We follow the Montessori Method at home and plan to send Oliver to a Montessori school when the time comes. (More on that later.) One of the things we love most about Montessori is how children are involved in so many aspects of the home and practical life activities. Oliver helps us unload the dishwasher, do the laundry, and get out his bathtime essentials. Fostering independence is at the forefront of Montessori. Having a small shelf in the living room for Oliver’s materials, has given him the opportunity to engage in quiet time with books, take out his basket of trucks, or pull out some blocks for stacking with us. He also knows where everything goes when he’s finished playing. So when it’s bedtime, and Ollie is in dreamland, Rob and I can enjoy the space with everything tucked away. We debated getting a traditional media console to put here, and just using the cabinets for his items. For a minute we were tempted at the idea of being able to close the cabinets and not see the “kid things”, but that would defeat the purpose….having Oliver’s things out where he can see everything and have access to his things and encourages learning through play and responsibility. 
Create a family friendly living room

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19 comments on “How To Decorate Your Living Room with Kids in Mind: Family Friendly Decor”

  1. Love your new setup and how it includes Oliver. I’m sure you’ve researched schools in your area already but just thought I’d share some of our experiences because I do wish I would have done some things different. My second youngest went to an accredited Montissori school from ages 2-9. Most of the schools in our city are only Montessori “inspired” and more than a few are so loosely based on the philosophy that it’s a wonder how they are even allowed to have Montessori in the name. Because of that the few accredited schools In my area cost the same as a regular private school, have waiting lists, and are selective of the students they choose…. which means they attract very wealthy and often conservative families. I live in a very diverse city but all of our Montessori schools only had white children from wealthy and conservative backgrounds. My son would often get in trouble for having disagreements around Trump, environmental issues, or even class topics like on Columbus Day when he would speak up about how Columbus murder indigenous people. He’s 12 now and even though he still turned out great he is definitely more snooty and has an “I’m better than you” attitude that was prevalent in the kids at the school. I guess what I am getting at is the families at the school are just as important to consider as the school itself, especially in Montessori because it’s likely who Oliver starts school with is who he will be around the entire time he’s there. If I had a do over I would still have my son attend the school but Instead of doing sports, pottery, and music lessons through the school I would enroll him outside it for more diversity in his life and friends group. I would also be more selective around the friendships I am nurturing and really only set up play dates with other families that I know have similar values to help balance his influences. Hopefully these things aren’t issues in Phoenix but I just thought I’d share because often I find myself regretting not doing things differently.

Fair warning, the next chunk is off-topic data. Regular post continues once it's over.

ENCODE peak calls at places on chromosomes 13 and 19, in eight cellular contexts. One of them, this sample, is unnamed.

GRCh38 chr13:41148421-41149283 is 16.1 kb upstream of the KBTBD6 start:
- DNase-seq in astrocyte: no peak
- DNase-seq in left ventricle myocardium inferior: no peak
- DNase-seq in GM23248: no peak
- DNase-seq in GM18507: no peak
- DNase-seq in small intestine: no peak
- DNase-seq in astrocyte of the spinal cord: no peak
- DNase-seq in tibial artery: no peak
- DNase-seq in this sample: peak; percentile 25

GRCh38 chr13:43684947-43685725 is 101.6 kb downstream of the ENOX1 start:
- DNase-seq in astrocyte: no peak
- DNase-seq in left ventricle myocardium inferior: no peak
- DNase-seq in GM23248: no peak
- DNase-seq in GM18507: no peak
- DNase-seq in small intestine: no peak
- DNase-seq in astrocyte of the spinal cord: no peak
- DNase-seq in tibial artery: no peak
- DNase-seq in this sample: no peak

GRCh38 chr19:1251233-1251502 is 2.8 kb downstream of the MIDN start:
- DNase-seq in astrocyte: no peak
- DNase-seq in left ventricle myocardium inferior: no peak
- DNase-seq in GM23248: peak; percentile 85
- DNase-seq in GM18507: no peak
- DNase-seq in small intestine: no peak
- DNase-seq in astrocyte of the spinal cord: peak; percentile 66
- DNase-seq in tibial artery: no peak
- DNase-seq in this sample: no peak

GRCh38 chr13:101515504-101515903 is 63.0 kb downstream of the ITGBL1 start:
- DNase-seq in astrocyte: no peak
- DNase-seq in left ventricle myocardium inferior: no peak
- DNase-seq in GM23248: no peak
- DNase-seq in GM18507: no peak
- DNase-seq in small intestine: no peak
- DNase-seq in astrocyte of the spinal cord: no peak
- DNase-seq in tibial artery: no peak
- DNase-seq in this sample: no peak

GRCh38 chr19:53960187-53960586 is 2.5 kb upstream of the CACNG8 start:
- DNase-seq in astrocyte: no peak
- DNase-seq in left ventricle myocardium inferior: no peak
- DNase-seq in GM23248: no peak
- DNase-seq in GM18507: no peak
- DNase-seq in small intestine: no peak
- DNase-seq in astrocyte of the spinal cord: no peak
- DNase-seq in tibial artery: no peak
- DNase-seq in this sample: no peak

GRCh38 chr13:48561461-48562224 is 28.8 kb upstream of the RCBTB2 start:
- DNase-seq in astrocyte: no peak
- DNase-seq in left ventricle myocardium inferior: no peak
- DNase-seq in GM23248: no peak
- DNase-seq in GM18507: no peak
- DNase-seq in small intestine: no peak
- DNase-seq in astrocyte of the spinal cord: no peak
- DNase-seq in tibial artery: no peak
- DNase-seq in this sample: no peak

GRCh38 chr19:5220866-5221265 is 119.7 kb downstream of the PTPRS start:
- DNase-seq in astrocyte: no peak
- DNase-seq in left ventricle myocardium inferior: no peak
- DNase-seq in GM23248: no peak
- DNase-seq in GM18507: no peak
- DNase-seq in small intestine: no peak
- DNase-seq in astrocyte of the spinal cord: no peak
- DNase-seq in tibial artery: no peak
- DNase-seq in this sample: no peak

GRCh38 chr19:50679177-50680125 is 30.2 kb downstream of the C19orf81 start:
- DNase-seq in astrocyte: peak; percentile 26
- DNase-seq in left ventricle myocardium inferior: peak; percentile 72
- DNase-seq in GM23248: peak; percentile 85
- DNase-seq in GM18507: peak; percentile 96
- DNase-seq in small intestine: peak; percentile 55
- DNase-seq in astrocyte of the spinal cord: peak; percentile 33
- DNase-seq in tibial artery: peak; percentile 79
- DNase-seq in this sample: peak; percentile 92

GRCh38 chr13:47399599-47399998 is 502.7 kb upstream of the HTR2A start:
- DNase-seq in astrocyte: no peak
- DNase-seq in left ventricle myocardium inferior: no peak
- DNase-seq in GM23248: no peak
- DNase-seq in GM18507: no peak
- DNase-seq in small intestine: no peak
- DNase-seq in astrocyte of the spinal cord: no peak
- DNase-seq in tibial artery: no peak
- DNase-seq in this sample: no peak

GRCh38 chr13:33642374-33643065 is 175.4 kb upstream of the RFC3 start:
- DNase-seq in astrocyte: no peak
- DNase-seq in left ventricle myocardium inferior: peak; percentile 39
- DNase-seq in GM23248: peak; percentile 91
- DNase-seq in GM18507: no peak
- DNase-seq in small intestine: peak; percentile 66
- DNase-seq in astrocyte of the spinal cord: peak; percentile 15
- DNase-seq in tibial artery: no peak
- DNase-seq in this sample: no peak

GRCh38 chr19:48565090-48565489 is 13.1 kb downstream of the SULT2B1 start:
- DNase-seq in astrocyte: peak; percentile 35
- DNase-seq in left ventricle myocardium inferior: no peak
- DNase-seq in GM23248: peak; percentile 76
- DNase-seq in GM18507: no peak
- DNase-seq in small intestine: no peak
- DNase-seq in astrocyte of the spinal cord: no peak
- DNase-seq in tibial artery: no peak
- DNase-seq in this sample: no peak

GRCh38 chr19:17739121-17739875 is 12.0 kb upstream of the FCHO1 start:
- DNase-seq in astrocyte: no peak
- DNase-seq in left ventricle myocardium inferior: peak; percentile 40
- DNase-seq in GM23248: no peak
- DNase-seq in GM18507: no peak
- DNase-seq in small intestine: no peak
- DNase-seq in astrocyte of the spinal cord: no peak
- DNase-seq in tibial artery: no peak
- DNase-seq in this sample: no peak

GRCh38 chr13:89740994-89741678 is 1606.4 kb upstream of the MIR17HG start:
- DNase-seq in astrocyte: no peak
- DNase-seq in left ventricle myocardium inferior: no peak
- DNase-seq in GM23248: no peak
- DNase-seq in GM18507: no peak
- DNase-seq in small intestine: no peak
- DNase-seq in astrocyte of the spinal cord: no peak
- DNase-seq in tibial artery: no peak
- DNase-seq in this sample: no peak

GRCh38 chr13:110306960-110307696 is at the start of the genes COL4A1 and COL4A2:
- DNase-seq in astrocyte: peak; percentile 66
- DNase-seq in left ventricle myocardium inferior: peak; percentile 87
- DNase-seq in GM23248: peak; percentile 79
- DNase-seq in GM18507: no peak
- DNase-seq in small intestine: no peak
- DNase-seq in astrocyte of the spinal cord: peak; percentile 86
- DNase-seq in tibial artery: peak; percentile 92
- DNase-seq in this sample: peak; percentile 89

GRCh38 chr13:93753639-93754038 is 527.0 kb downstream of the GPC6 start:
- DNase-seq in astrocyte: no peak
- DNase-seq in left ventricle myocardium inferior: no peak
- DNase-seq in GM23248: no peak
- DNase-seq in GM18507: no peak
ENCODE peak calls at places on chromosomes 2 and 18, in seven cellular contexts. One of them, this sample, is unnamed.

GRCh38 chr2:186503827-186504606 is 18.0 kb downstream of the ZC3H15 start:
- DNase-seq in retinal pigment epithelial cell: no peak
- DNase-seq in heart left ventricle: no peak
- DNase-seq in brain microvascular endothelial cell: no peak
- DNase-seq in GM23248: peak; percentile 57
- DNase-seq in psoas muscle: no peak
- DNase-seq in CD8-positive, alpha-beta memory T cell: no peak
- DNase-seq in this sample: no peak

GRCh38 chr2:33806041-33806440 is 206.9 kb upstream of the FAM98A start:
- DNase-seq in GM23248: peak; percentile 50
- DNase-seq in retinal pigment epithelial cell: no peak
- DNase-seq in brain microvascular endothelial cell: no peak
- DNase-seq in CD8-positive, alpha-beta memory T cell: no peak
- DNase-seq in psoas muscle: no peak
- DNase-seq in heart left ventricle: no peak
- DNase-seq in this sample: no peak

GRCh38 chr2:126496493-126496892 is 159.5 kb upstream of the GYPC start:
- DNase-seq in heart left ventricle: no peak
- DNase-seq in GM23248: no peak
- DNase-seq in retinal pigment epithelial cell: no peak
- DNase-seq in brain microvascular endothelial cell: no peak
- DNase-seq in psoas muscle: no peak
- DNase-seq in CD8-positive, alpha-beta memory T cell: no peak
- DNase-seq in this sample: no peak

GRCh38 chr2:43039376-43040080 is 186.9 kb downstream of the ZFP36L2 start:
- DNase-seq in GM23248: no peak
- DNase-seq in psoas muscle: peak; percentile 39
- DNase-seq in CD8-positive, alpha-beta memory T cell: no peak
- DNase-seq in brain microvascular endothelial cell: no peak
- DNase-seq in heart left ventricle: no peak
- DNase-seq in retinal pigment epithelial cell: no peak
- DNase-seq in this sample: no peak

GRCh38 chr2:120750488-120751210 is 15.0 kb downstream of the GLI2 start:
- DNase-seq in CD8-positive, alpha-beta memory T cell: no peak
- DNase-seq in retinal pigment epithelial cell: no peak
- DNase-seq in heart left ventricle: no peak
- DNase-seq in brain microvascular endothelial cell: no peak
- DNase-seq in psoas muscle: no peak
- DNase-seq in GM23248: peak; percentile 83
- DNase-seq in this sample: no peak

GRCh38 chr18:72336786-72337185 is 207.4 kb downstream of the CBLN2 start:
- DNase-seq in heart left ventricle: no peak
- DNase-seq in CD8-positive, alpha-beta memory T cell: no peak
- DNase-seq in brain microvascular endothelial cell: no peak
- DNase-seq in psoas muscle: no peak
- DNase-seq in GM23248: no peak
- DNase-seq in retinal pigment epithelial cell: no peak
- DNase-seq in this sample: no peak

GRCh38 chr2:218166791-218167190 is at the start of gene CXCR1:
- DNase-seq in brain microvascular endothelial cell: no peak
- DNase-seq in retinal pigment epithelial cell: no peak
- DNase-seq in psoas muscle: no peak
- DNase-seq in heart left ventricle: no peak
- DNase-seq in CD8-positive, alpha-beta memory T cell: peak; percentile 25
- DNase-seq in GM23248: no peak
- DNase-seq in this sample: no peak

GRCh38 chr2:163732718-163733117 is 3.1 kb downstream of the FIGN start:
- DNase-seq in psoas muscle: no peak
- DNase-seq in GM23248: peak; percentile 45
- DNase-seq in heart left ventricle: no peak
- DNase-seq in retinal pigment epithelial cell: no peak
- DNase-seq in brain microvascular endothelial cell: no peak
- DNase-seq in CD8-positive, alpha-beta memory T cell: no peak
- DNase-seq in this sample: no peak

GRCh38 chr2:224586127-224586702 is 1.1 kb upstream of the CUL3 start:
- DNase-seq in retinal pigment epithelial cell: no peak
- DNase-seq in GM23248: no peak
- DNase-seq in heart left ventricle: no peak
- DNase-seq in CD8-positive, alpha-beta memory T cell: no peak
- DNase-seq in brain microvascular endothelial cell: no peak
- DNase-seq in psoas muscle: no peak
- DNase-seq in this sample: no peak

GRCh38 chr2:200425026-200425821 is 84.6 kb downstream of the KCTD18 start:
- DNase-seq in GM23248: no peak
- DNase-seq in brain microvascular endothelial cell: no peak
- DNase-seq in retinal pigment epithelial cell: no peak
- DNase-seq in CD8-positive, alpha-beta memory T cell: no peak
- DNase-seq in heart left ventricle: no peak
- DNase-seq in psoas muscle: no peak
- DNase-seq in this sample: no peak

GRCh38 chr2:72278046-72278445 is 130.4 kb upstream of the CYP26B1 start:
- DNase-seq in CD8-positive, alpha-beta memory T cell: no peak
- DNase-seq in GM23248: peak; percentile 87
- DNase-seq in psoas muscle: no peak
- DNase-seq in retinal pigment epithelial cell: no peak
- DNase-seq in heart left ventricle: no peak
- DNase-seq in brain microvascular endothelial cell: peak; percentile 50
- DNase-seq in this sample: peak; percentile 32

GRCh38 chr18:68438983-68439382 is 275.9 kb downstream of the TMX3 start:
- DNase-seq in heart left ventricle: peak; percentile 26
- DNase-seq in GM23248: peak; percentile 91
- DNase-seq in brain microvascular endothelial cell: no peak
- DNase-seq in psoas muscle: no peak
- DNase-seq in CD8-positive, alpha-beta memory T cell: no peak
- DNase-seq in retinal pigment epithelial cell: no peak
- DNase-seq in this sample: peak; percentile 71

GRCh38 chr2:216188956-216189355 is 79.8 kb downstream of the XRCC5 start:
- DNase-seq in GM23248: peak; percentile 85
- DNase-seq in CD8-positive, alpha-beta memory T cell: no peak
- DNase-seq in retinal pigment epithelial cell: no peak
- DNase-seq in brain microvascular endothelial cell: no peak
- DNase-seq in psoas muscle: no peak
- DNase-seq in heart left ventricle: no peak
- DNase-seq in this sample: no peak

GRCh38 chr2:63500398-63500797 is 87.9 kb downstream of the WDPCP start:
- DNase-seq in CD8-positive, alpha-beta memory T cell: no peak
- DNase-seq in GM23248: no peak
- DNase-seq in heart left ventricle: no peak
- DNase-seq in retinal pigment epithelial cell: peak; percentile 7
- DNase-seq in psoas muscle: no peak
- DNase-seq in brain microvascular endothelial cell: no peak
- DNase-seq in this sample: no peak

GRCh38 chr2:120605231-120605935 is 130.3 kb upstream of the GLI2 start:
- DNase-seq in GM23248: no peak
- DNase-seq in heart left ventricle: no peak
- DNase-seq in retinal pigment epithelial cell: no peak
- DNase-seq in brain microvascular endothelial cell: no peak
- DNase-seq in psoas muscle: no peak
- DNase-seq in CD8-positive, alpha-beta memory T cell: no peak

1. Thank you so much for this thoughtful response and for sharing your experience Amy. I really appreciate it and you brought up so many great points. I love the idea of adding some versatility to your child’s activities and not just keeping them school based. I’m sure other families will find you comment helpful too. Thank you! xo

  2. Love the baskets, the coffee table and the chair. Love that Oliver has a space in your space. What I really love is the b&w print of cacti on the wall. Where did you get it?

  3. I absolutely love everything you’ve done here and am drawing inspiration from this for our living room with our baby boy! Where are your curtains and roman shades from, and what color?? So fresh!

      1. Genius idea with that shelf under the TV for his toys instead of a “media console”… where did you hide the black box that goes with the frame tv?

  4. Love it! And your house is beautiful too.
    Love the white walls, bright but soft. What color are the walls and trim?